9. MIDLAND (Birmingham) There is perturbation about the behaviour of a section of the public when night warnings have been sounded; Some people are taking a lot of paraphernalia into the shelters, and there are complaints of people settling down for the night, and of flashing of torches. There are requests for air raid news on a county basis in order that people may be kept more fully informed.




The Prime Minister's speech was welcomed. The siren policy is still a controversial subject; most Londoners seem to approve the idea of a preliminary “stand-by” siren with a further warning to indicate immediate danger. However there is a small school of thought who wish for no sirens. The problem of night sleeping in shelters is the greatest concern of observers, particularly in the poor and crowded districts. Sanitary arrangements in many cases are inadequate: the atmosphere becomes very foul: there are increasing numbers of cases of colds and septic throats especially among children and it is feared that there may be epidemics. In several districts cases of blatant immorality in shelters are reported; this upsets other occupants of shelters and will deter them from using the shelters again. Much distress is reported among school teachers at the fall in school attendances as they feel that their work of years is being completely undone. Woolwich observer notes great excitement and satisfaction at hearing guns in action during day battle and disappointment that they did not fire during the night; also people who have lost everything are cheerful and willing to put up with any discomfort provided Germany is getting her share of raids. Observer in Mayfair has heard many complaints that luxury hotels and wealthy houses do not seem to be strictly dealt with when lights show during black-out. Observers feel that more organisation needed, following Raiders Passed signal, to form crowds into queues at stations and bus stops that have not been in operation during the raid period; suggestion that motorists might relieve situation by giving lifts. Silvertown observer remarked on wonderful spirit of people rendered homeless by raids; fears ill effects from continued sleeplessness due to noise of guns and bombs in Docks area.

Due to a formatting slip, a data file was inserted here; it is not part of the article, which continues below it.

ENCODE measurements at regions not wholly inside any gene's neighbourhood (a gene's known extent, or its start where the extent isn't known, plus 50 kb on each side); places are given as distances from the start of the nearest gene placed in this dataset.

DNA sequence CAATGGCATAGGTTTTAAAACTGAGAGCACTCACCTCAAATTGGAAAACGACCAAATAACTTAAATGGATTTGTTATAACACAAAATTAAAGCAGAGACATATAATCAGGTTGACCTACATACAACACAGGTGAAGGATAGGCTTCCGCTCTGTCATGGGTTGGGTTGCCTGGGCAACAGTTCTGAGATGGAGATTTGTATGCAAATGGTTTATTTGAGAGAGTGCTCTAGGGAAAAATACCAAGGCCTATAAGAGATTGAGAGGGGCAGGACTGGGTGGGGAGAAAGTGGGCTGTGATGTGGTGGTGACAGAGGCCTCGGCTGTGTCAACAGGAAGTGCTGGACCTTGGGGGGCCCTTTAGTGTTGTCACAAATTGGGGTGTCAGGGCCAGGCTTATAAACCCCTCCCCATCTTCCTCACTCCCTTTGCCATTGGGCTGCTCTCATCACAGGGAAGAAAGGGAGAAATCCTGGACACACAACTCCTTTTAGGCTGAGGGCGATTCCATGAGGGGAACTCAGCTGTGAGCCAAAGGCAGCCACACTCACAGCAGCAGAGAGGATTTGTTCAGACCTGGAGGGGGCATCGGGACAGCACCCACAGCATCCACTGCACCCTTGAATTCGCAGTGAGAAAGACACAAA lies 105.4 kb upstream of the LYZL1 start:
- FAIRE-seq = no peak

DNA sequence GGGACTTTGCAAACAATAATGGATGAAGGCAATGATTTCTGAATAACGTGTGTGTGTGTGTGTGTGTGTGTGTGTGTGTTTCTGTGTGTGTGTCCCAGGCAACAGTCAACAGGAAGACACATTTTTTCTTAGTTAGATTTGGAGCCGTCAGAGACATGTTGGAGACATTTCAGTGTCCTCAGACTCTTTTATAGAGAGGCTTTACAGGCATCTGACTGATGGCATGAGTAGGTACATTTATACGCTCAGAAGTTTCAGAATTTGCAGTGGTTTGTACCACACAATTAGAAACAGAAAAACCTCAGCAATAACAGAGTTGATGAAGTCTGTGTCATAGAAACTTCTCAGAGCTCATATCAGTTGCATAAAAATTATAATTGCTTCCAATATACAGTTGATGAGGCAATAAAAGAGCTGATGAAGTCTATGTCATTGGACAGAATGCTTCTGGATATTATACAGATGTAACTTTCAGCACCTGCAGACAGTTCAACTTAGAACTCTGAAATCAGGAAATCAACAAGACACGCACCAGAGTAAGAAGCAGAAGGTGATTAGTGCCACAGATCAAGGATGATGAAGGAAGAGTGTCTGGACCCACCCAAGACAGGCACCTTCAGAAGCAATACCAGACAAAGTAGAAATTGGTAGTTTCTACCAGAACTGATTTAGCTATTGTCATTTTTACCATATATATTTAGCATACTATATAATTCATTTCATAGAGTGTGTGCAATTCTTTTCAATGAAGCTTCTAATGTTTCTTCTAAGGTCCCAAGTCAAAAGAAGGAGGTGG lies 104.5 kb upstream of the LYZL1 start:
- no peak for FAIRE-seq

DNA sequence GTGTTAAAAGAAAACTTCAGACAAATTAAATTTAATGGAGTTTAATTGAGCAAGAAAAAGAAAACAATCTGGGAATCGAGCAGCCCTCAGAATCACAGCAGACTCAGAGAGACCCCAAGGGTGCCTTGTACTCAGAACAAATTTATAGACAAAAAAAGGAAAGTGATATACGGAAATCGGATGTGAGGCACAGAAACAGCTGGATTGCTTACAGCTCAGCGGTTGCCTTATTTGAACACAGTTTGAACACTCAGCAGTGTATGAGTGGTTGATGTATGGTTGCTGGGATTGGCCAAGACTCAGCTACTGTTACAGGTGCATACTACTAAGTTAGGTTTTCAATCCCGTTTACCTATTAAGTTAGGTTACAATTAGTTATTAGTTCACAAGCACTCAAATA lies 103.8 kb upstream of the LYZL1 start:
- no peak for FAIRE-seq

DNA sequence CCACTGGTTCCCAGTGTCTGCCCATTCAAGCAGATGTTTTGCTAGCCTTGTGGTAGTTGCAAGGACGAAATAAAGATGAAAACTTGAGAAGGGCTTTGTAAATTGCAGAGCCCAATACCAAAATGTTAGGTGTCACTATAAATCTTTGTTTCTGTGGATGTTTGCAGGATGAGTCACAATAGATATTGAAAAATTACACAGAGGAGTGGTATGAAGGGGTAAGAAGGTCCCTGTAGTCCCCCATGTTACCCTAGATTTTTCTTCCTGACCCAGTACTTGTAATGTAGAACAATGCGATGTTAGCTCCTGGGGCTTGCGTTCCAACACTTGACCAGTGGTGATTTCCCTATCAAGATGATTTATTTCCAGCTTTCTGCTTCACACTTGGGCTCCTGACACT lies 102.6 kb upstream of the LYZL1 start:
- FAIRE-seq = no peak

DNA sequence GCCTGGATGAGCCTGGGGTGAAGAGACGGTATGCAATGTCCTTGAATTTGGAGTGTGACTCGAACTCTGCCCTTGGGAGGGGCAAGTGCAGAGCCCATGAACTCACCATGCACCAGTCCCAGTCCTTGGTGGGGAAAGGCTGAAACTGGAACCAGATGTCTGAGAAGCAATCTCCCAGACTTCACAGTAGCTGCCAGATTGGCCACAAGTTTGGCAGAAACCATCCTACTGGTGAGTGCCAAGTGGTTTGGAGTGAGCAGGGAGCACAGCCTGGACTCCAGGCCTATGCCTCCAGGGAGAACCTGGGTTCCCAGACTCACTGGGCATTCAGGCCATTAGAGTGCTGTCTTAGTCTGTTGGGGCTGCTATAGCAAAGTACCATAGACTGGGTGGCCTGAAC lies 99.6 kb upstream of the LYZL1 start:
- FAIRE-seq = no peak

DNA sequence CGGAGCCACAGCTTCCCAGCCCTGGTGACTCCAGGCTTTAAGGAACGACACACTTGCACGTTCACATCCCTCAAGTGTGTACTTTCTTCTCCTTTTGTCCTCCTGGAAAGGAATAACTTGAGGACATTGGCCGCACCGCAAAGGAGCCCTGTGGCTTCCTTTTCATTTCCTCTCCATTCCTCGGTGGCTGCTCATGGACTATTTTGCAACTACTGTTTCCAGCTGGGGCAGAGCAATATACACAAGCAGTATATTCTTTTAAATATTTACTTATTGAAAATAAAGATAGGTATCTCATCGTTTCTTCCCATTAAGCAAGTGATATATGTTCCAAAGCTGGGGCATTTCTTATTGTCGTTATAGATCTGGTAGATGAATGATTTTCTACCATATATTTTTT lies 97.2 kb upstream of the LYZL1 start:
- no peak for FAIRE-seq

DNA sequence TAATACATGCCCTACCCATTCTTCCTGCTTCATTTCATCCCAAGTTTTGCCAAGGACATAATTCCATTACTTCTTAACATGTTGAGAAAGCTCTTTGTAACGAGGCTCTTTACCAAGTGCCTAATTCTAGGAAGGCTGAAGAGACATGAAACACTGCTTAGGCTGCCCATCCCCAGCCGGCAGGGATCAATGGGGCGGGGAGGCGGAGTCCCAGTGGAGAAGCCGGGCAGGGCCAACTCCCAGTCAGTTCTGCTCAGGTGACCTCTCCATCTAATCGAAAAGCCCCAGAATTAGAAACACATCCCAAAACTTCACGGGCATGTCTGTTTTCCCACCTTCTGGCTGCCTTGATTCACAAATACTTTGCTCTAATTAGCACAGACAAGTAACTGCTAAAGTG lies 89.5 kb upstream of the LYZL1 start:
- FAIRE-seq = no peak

Home Intelligence.

6th September, 1940 .